Tunnel vision

Posted by admin | June 26, 2009 0

In ancient Rome when the mob was getting anxious the nervous Emperor in his great palace on the Palatine Hill would lay on “Bread and Circuses” to placate the mob and stave off riots which might threaten his throne. So free food would be given out to the poor and bloody gladiatorial gore-fests would be staged at the Coliseum to entertain the restless mob. By the end of the Empire there was no substance left just Bread and Circuses. So what are we to make of the latest initiative on the London Underground against a background where line closures are beginning to bite hard? Want to go by Tube to the O2 this weekend? Forget it the Jubilee Line is COMPLETELY closed. Want to go to Heathrow Airport on the Piccadilly Line? You guessed it, it’s not a flyer! Want to go round the Circle Line? Sorry it’s not the Full Circle this weekend! Want to go to Amersham, Chesham or Watford on the Metropolitan Line? Forget it it’s better by bus, but not a disabled friendly bus as who takes phase 3 of the Disability Discrimination Act (since October 2006) seriously?


Heathrow is cut off this weekend

Against this background of widespread disruption and loss of service the London Evening Standard reports that drivers on the Piccadilly line are to operate on a higher plane by adding doses of philosophy to their daily announcements. Instead of simply apologising for delays while the service is regularised, operators can draw on the wisdom of Greek philosophers and political thinkers and the bon mots of Shakespeare to add variety to the day. All have been compiled by Turner Prize-winning artist Jeremy Deller in a passport-sized book which has been distributed to all the drivers and staff on the route. Well I wasted good money once going to see the Turner Prize so I wouldn’t take the fact that Jeremy Deller has won it as a positive reference!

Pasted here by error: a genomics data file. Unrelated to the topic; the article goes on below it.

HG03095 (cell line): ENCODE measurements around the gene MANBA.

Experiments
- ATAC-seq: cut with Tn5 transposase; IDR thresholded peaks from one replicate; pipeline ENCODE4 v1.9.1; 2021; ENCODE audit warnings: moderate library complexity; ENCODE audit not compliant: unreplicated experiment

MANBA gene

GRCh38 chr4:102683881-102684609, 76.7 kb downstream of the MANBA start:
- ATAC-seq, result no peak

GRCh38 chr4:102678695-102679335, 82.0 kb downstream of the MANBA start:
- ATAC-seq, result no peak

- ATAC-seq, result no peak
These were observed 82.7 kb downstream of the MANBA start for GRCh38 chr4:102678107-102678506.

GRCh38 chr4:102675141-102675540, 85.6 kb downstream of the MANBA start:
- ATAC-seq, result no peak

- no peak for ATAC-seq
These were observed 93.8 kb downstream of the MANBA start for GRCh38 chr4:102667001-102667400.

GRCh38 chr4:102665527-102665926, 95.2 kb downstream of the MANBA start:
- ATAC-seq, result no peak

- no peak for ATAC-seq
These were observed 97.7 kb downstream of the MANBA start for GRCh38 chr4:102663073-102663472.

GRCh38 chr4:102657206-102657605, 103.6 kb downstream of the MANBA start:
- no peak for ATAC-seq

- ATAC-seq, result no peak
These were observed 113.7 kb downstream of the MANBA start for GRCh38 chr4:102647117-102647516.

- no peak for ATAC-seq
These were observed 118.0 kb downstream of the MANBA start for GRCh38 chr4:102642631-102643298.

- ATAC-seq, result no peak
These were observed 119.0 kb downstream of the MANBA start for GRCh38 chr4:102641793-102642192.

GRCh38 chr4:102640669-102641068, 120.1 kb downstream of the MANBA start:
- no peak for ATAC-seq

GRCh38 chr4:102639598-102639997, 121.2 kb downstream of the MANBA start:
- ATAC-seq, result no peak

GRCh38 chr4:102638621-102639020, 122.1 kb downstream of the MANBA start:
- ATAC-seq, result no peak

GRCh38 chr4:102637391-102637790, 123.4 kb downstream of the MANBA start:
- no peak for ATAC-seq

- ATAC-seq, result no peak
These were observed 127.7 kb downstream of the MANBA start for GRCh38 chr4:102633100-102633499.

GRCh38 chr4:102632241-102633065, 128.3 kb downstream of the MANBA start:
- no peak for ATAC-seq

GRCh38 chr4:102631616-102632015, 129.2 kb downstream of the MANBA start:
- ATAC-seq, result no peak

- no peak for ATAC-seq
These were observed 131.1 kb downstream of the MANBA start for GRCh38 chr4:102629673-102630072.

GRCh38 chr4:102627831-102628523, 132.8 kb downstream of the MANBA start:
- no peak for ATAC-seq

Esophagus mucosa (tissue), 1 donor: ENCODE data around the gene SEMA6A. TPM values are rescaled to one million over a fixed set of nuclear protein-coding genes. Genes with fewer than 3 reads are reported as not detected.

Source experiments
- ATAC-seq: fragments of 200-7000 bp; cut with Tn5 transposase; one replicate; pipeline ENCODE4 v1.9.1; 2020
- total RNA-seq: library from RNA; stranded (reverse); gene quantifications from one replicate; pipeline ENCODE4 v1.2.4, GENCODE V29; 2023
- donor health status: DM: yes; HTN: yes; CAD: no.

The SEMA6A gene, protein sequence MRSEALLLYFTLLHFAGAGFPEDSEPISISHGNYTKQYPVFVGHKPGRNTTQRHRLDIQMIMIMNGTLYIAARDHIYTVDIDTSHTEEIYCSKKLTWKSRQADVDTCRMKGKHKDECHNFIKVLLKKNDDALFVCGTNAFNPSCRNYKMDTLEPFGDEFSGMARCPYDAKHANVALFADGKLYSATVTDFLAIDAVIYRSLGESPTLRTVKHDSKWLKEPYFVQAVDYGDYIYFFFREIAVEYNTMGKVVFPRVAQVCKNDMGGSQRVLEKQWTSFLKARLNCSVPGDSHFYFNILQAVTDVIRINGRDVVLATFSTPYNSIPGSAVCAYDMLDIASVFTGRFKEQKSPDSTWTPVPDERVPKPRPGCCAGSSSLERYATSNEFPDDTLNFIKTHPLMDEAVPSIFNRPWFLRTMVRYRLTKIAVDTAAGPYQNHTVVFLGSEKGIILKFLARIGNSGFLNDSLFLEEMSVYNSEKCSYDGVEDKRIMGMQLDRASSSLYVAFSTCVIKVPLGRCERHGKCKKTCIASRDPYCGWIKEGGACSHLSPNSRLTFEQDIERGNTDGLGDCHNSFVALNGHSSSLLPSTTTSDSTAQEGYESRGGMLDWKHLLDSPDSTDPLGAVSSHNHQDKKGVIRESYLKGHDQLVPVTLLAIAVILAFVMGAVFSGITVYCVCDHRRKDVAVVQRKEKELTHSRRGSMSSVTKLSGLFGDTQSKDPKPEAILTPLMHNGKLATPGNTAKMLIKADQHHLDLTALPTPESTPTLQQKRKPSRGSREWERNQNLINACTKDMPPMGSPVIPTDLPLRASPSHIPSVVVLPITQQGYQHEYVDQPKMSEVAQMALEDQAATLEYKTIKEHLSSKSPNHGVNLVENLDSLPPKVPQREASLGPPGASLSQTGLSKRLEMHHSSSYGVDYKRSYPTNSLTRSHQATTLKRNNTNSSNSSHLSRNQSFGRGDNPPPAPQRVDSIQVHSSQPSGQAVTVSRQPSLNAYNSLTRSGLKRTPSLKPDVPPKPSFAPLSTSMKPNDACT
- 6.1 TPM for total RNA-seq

http://daithaic.blogspot.com/2008/03/joseph-beuys-and-me.html

They range from the uplifting (“Nothing is worth more than this day” from Johann von Goethe, the German writer) to the sobering (“Man is in a strict sense entirely animal” — French mathematician and philosopher Blaise Pascal). The title of booklet is taken from Shakespeare’s Coriolanus: “What is the City but the People?”

Mr Deller said: “I often wish announcements were more personal and reflected the realities and absurdities of living and working in a big city. I think the travelling public will enjoy some humour and unexpected insight during their journey.” London Underground hopes that by encouraging Tube staff to talk directly to customers with appropriate wit and wisdom, they will lift the moods of travellers.


Ja, Time is a variable on ze Tube

Transport for London is also handing over disused shop display cases at Piccadilly Circus for more art, including a bust of Jennifer Lopez, a floating starfish and a display of album covers.